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SCOPUS 학술저널

Without Oil, How Do Gulf Countries Move? Non-hydrocarbon Business Cycles

Without Oil, How Do Gulf Countries Move? Non-hydrocarbon Business Cycles

This paper investigates the empirical characteristics of business cycles and the extent of cyclical comovement in the Gulf Cooperation Council (GCC) countries, using nonhydrocarbon GDP (excluding crude oil and natural gas sectors) and constituents of aggregate demand during the period 1990~2010. Although hydrocarbons still account for an overwhelming share of export earnings and fiscal revenues in the GCC countries leading to a higher degree of business cycle synchronicity at an aggregate level, this is driven largely by external factors influencing the price of crude oil and natural gas. By applying the Christiano-Fitzgerald asymmetric band-pass filter and a mean corrected concordance index, the results show that low level of synchronization in nonhydrocarbon business cycles across the GCC economies and a decline in the degree of synchronicity in the 2000s if Kuwait is excluded from the sample. It is partly because of divergent fiscal policies. The GCC countries do not appear to efficiently coordinate policies, let alone forming an optimal currency area.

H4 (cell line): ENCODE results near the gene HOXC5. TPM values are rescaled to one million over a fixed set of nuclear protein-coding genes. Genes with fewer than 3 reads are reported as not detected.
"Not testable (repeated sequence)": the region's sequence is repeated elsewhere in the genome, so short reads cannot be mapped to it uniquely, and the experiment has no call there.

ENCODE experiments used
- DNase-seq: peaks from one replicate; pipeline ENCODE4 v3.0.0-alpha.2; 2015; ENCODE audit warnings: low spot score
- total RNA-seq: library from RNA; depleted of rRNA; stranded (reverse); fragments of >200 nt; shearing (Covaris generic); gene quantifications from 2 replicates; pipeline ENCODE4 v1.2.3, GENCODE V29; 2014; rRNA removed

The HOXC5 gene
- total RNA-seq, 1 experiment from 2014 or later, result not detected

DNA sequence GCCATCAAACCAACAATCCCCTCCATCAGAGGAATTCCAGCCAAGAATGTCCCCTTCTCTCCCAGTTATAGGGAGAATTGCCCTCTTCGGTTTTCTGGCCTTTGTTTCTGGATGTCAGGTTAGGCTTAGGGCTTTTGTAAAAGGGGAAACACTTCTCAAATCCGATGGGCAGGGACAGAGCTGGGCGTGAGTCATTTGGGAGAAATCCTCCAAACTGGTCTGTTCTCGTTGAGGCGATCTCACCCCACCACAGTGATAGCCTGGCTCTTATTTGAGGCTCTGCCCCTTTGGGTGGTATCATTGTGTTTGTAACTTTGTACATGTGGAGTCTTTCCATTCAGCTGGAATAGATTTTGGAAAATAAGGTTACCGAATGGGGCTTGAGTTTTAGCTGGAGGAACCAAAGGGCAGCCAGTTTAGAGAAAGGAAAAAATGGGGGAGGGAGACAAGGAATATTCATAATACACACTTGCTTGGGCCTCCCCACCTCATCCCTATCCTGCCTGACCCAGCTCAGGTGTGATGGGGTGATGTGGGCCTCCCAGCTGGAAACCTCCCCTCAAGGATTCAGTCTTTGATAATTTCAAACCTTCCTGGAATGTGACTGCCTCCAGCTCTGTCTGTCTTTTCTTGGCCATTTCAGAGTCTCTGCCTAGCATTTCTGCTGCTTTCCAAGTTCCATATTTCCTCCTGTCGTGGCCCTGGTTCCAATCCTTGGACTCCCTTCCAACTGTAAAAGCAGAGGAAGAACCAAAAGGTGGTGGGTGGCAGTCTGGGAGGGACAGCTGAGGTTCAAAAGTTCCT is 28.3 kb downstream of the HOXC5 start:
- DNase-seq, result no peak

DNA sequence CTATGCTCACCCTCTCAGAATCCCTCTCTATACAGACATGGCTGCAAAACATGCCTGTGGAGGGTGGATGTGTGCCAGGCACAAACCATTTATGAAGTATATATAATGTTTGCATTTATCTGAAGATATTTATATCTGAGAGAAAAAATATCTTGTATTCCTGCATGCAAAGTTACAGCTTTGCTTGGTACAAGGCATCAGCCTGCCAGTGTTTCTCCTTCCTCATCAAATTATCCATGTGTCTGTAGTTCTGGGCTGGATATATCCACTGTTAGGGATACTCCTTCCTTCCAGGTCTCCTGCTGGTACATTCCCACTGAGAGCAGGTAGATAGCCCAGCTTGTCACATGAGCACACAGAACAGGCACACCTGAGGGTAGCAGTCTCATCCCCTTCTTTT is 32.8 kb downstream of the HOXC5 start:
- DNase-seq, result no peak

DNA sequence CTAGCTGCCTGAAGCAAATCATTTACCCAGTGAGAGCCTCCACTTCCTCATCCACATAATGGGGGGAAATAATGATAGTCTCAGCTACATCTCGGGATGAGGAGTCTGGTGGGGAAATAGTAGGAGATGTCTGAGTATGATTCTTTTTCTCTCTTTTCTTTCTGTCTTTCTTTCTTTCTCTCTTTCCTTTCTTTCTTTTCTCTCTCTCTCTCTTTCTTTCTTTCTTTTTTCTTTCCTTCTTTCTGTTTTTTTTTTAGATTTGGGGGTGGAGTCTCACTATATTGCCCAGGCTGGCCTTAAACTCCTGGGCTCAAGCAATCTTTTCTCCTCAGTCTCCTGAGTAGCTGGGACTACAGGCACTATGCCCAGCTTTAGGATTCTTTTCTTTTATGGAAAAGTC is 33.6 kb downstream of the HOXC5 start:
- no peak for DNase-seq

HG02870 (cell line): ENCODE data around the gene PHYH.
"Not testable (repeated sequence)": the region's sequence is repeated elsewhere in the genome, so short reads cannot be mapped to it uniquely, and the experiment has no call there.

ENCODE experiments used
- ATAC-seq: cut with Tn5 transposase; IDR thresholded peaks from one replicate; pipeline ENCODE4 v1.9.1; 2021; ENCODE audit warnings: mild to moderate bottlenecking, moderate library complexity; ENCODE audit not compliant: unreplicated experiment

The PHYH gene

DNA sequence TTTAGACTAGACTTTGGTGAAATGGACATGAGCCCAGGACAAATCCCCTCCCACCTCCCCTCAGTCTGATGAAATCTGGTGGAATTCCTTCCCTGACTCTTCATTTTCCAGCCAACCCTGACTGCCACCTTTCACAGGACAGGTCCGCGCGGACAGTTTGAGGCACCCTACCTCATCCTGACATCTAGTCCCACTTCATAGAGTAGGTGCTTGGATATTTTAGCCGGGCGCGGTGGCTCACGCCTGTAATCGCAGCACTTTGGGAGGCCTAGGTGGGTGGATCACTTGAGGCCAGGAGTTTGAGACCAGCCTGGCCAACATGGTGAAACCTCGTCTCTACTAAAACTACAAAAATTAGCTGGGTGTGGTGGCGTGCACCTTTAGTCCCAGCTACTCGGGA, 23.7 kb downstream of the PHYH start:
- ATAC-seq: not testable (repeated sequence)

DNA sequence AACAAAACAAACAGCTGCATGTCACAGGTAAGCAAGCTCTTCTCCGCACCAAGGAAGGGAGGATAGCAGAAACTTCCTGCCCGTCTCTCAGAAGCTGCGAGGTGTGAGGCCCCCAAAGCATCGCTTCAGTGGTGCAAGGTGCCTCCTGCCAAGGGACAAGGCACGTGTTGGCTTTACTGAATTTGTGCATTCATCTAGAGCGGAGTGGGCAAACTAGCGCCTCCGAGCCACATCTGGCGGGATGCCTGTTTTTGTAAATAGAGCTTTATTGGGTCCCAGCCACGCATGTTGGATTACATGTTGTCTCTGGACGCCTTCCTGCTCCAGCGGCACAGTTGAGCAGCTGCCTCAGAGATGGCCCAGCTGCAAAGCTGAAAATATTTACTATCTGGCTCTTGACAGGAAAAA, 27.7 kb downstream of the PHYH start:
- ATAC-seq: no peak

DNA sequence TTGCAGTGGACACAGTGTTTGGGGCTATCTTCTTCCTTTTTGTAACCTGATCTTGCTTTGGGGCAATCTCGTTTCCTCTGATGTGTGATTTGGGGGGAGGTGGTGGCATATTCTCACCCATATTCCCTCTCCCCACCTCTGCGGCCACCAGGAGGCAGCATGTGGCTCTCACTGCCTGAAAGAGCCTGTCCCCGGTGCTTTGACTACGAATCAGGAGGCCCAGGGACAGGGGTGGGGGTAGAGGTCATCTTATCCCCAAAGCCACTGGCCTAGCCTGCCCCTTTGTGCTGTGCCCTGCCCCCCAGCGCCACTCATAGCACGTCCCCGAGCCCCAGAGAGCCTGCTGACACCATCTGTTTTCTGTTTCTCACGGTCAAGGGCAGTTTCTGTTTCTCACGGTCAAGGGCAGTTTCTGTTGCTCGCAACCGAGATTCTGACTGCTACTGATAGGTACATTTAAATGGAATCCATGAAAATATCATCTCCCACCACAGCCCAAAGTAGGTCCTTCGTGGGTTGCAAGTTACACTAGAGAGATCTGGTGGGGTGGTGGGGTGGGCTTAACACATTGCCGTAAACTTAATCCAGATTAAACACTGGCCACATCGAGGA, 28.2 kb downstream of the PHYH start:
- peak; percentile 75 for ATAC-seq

Ⅰ. Introduction

Ⅱ. Empirical Methodology

Ⅲ. Data Overview

Ⅳ. Estimation Results

Ⅴ. Factors of Business Cycle Desynchronization

Ⅵ. Conclusion

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